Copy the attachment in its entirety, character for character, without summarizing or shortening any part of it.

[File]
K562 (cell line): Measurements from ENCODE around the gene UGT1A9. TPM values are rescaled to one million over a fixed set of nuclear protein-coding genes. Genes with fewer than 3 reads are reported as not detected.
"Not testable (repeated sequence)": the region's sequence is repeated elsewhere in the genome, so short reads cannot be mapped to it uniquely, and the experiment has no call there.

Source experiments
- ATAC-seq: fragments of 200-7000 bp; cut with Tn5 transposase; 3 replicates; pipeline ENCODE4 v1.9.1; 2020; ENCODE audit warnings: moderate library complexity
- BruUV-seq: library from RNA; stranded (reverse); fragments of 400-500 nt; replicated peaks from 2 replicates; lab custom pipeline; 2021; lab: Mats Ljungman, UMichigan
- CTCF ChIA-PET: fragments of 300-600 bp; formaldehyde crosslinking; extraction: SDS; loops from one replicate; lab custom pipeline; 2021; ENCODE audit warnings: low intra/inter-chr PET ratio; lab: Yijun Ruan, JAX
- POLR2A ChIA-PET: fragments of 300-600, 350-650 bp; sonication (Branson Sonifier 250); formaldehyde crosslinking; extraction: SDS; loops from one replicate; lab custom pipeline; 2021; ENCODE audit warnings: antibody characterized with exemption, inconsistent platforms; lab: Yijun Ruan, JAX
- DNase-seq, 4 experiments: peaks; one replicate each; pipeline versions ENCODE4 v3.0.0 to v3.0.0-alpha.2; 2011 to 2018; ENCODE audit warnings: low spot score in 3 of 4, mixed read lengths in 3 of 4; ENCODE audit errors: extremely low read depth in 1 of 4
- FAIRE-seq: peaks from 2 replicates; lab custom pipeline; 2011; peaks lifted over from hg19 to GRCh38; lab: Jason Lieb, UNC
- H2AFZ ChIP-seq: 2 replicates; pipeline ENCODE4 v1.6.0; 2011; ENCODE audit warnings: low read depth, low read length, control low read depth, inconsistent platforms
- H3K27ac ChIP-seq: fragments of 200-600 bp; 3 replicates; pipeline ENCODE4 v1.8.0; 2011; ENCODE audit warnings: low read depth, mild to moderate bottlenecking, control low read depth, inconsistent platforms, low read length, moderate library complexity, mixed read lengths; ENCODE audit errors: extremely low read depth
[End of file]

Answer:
K562 (cell line): Measurements from ENCODE around the gene UGT1A9. TPM values are rescaled to one million over a fixed set of nuclear protein-coding genes. Genes with fewer than 3 reads are reported as not detected.
"Not testable (repeated sequence)": the region's sequence is repeated elsewhere in the genome, so short reads cannot be mapped to it uniquely, and the experiment has no call there.

Source experiments
- ATAC-seq: fragments of 200-7000 bp; cut with Tn5 transposase; 3 replicates; pipeline ENCODE4 v1.9.1; 2020; ENCODE audit warnings: moderate library complexity
- BruUV-seq: library from RNA; stranded (reverse); fragments of 400-500 nt; replicated peaks from 2 replicates; lab custom pipeline; 2021; lab: Mats Ljungman, UMichigan
- CTCF ChIA-PET: fragments of 300-600 bp; formaldehyde crosslinking; extraction: SDS; loops from one replicate; lab custom pipeline; 2021; ENCODE audit warnings: low intra/inter-chr PET ratio; lab: Yijun Ruan, JAX
- POLR2A ChIA-PET: fragments of 300-600, 350-650 bp; sonication (Branson Sonifier 250); formaldehyde crosslinking; extraction: SDS; loops from one replicate; lab custom pipeline; 2021; ENCODE audit warnings: antibody characterized with exemption, inconsistent platforms; lab: Yijun Ruan, JAX
- DNase-seq, 4 experiments: peaks; one replicate each; pipeline versions ENCODE4 v3.0.0 to v3.0.0-alpha.2; 2011 to 2018; ENCODE audit warnings: low spot score in 3 of 4, mixed read lengths in 3 of 4; ENCODE audit errors: extremely low read depth in 1 of 4
- FAIRE-seq: peaks from 2 replicates; lab custom pipeline; 2011; peaks lifted over from hg19 to GRCh38; lab: Jason Lieb, UNC
- H2AFZ ChIP-seq: 2 replicates; pipeline ENCODE4 v1.6.0; 2011; ENCODE audit warnings: low read depth, low read length, control low read depth, inconsistent platforms
- H3K27ac ChIP-seq: fragments of 200-600 bp; 3 replicates; pipeline ENCODE4 v1.8.0; 2011; ENCODE audit warnings: low read depth, mild to moderate bottlenecking, control low read depth, inconsistent platforms, low read length, moderate library complexity, mixed read lengths; ENCODE audit errors: extremely low read depth